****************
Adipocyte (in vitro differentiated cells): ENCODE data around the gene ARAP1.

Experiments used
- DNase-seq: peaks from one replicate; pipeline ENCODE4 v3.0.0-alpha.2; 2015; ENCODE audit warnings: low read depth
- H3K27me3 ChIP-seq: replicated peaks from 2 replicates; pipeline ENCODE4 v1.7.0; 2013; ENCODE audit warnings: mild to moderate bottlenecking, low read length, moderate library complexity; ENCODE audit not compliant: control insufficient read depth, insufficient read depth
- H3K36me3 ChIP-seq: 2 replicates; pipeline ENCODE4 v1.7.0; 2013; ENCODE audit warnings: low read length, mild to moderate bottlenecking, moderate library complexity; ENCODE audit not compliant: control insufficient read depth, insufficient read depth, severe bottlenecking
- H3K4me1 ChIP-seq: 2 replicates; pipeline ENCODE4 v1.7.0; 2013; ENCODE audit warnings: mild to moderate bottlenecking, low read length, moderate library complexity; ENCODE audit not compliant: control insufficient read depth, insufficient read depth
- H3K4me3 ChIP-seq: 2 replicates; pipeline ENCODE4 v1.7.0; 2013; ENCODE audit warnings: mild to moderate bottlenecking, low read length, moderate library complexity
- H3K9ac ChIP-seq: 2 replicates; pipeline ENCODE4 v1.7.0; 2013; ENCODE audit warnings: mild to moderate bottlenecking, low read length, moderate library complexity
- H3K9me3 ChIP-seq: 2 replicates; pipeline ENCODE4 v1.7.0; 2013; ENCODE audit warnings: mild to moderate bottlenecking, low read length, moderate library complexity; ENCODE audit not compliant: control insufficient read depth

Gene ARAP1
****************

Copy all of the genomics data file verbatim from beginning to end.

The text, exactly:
Adipocyte (in vitro differentiated cells): ENCODE data around the gene ARAP1.

Experiments used
- DNase-seq: peaks from one replicate; pipeline ENCODE4 v3.0.0-alpha.2; 2015; ENCODE audit warnings: low read depth
- H3K27me3 ChIP-seq: replicated peaks from 2 replicates; pipeline ENCODE4 v1.7.0; 2013; ENCODE audit warnings: mild to moderate bottlenecking, low read length, moderate library complexity; ENCODE audit not compliant: control insufficient read depth, insufficient read depth
- H3K36me3 ChIP-seq: 2 replicates; pipeline ENCODE4 v1.7.0; 2013; ENCODE audit warnings: low read length, mild to moderate bottlenecking, moderate library complexity; ENCODE audit not compliant: control insufficient read depth, insufficient read depth, severe bottlenecking
- H3K4me1 ChIP-seq: 2 replicates; pipeline ENCODE4 v1.7.0; 2013; ENCODE audit warnings: mild to moderate bottlenecking, low read length, moderate library complexity; ENCODE audit not compliant: control insufficient read depth, insufficient read depth
- H3K4me3 ChIP-seq: 2 replicates; pipeline ENCODE4 v1.7.0; 2013; ENCODE audit warnings: mild to moderate bottlenecking, low read length, moderate library complexity
- H3K9ac ChIP-seq: 2 replicates; pipeline ENCODE4 v1.7.0; 2013; ENCODE audit warnings: mild to moderate bottlenecking, low read length, moderate library complexity
- H3K9me3 ChIP-seq: 2 replicates; pipeline ENCODE4 v1.7.0; 2013; ENCODE audit warnings: mild to moderate bottlenecking, low read length, moderate library complexity; ENCODE audit not compliant: control insufficient read depth

Gene ARAP1